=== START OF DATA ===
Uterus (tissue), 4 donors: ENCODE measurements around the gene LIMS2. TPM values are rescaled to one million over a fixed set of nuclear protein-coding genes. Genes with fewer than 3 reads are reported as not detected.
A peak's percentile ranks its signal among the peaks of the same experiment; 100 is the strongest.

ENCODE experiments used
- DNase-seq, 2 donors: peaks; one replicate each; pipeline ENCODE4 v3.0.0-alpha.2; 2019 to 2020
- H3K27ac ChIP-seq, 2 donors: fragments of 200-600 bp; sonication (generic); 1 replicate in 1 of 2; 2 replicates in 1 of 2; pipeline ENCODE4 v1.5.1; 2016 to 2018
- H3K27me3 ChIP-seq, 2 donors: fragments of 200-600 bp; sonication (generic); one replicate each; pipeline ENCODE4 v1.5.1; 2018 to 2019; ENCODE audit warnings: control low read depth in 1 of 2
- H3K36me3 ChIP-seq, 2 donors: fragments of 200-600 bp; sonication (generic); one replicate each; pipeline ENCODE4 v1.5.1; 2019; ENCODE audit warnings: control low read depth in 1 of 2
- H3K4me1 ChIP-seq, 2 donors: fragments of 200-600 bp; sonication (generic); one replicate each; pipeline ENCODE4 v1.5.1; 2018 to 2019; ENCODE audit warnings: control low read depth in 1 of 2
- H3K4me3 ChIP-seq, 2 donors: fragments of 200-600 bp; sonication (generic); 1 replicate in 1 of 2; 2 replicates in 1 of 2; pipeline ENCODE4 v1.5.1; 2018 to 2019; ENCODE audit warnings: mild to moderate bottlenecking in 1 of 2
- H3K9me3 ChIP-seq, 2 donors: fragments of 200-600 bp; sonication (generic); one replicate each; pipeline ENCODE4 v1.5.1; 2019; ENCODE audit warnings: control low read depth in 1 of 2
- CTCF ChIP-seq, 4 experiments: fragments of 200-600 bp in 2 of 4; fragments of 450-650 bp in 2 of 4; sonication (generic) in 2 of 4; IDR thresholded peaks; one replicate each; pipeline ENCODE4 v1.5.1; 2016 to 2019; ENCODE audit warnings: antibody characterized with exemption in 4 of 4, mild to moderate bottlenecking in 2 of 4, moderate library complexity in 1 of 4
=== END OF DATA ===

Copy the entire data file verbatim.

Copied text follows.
Uterus (tissue), 4 donors: ENCODE measurements around the gene LIMS2. TPM values are rescaled to one million over a fixed set of nuclear protein-coding genes. Genes with fewer than 3 reads are reported as not detected.
A peak's percentile ranks its signal among the peaks of the same experiment; 100 is the strongest.

ENCODE experiments used
- DNase-seq, 2 donors: peaks; one replicate each; pipeline ENCODE4 v3.0.0-alpha.2; 2019 to 2020
- H3K27ac ChIP-seq, 2 donors: fragments of 200-600 bp; sonication (generic); 1 replicate in 1 of 2; 2 replicates in 1 of 2; pipeline ENCODE4 v1.5.1; 2016 to 2018
- H3K27me3 ChIP-seq, 2 donors: fragments of 200-600 bp; sonication (generic); one replicate each; pipeline ENCODE4 v1.5.1; 2018 to 2019; ENCODE audit warnings: control low read depth in 1 of 2
- H3K36me3 ChIP-seq, 2 donors: fragments of 200-600 bp; sonication (generic); one replicate each; pipeline ENCODE4 v1.5.1; 2019; ENCODE audit warnings: control low read depth in 1 of 2
- H3K4me1 ChIP-seq, 2 donors: fragments of 200-600 bp; sonication (generic); one replicate each; pipeline ENCODE4 v1.5.1; 2018 to 2019; ENCODE audit warnings: control low read depth in 1 of 2
- H3K4me3 ChIP-seq, 2 donors: fragments of 200-600 bp; sonication (generic); 1 replicate in 1 of 2; 2 replicates in 1 of 2; pipeline ENCODE4 v1.5.1; 2018 to 2019; ENCODE audit warnings: mild to moderate bottlenecking in 1 of 2
- H3K9me3 ChIP-seq, 2 donors: fragments of 200-600 bp; sonication (generic); one replicate each; pipeline ENCODE4 v1.5.1; 2019; ENCODE audit warnings: control low read depth in 1 of 2
- CTCF ChIP-seq, 4 experiments: fragments of 200-600 bp in 2 of 4; fragments of 450-650 bp in 2 of 4; sonication (generic) in 2 of 4; IDR thresholded peaks; one replicate each; pipeline ENCODE4 v1.5.1; 2016 to 2019; ENCODE audit warnings: antibody characterized with exemption in 4 of 4, mild to moderate bottlenecking in 2 of 4, moderate library complexity in 1 of 4